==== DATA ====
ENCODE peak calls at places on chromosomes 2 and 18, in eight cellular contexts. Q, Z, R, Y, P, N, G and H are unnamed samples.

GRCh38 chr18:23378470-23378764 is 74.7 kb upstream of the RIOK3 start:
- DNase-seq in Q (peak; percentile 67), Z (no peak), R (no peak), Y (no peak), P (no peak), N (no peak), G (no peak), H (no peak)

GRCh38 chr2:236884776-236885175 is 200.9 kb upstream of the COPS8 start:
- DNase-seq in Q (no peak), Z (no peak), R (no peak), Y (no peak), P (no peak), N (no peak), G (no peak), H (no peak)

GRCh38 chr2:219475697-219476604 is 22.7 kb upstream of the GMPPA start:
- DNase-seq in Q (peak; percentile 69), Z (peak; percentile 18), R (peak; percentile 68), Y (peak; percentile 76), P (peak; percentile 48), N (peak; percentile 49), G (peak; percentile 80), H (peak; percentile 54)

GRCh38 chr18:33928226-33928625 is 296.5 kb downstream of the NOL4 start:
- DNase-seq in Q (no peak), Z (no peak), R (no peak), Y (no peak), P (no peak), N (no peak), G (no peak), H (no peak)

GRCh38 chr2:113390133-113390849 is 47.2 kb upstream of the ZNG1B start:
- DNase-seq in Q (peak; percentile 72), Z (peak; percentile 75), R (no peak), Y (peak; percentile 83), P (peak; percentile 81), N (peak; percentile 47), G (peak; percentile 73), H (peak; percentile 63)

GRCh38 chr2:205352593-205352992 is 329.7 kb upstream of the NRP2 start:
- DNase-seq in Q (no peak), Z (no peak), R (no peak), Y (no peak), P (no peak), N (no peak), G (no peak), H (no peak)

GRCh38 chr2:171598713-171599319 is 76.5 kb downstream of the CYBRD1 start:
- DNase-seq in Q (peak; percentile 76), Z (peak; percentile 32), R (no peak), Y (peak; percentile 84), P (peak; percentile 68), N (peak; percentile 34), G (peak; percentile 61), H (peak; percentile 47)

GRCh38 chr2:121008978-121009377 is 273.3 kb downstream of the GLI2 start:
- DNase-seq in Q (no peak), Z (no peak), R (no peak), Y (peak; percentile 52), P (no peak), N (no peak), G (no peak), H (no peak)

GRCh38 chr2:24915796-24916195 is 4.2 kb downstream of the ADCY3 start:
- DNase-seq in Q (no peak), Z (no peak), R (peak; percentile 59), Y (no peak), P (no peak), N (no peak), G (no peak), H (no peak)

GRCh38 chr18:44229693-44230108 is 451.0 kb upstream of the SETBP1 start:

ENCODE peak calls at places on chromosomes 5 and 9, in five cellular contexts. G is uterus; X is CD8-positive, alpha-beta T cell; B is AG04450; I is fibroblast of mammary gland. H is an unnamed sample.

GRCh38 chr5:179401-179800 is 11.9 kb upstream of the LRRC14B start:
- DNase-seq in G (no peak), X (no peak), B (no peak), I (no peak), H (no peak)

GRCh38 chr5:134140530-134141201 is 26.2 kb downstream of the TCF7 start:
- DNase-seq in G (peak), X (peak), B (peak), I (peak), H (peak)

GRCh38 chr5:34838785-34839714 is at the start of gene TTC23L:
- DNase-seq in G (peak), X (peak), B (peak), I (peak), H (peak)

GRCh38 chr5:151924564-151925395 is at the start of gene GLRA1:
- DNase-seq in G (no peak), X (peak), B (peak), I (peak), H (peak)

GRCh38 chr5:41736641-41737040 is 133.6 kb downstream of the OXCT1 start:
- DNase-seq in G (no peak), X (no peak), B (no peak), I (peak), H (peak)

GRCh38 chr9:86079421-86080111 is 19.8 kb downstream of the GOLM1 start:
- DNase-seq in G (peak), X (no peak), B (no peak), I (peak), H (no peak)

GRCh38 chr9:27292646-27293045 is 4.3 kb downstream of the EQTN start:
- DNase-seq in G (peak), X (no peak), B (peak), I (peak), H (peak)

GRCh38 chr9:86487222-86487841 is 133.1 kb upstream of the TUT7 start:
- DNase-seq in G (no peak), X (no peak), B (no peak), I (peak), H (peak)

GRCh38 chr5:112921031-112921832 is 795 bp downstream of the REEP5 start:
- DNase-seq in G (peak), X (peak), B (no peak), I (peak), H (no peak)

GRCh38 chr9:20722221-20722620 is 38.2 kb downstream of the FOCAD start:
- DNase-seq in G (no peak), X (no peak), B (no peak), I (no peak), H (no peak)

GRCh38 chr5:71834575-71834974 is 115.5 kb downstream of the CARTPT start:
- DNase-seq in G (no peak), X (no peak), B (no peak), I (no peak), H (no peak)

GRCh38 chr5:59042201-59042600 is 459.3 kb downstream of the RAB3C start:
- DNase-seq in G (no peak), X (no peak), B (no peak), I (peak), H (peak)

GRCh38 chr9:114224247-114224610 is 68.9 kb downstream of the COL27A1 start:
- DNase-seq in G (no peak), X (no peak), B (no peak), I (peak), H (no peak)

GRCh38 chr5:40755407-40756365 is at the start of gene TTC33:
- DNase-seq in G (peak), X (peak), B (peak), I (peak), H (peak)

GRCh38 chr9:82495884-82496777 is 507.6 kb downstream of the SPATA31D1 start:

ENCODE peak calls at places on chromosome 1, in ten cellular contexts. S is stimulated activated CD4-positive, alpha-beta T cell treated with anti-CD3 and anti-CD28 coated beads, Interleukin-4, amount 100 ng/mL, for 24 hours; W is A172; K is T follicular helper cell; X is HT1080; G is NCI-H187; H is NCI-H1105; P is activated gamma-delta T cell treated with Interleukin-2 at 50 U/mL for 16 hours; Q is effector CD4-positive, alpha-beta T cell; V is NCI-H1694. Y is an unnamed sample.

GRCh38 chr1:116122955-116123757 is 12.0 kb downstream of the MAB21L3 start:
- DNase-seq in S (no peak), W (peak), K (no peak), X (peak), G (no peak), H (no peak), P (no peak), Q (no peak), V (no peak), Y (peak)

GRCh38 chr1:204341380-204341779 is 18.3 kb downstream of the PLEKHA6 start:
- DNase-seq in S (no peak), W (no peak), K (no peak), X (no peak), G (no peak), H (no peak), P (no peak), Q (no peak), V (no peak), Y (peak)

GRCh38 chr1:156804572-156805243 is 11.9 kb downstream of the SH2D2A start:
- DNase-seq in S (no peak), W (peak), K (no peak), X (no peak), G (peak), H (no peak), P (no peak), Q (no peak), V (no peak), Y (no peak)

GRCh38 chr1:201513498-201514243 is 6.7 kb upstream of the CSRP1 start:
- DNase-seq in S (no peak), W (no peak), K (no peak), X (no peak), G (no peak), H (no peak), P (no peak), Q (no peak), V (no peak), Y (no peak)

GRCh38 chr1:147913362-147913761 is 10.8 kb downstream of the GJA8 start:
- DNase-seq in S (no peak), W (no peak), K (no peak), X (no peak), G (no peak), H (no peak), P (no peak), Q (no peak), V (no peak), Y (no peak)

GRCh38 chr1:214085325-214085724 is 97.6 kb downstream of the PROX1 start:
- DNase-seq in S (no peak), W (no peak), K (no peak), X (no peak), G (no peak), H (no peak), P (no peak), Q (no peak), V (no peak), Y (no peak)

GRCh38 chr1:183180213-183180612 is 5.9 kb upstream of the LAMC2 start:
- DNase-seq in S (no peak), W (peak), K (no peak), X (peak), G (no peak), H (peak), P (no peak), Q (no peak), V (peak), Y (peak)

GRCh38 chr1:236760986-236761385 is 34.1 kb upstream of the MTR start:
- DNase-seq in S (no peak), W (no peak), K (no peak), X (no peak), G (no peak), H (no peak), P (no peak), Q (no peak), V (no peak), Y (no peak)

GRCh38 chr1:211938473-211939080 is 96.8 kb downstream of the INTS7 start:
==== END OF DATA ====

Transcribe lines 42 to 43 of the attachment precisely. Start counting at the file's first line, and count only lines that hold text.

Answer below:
GRCh38 chr5:71834575-71834974 is 115.5 kb downstream of the CARTPT start:
- DNase-seq in G (no peak), X (no peak), B (no peak), I (no peak), H (no peak)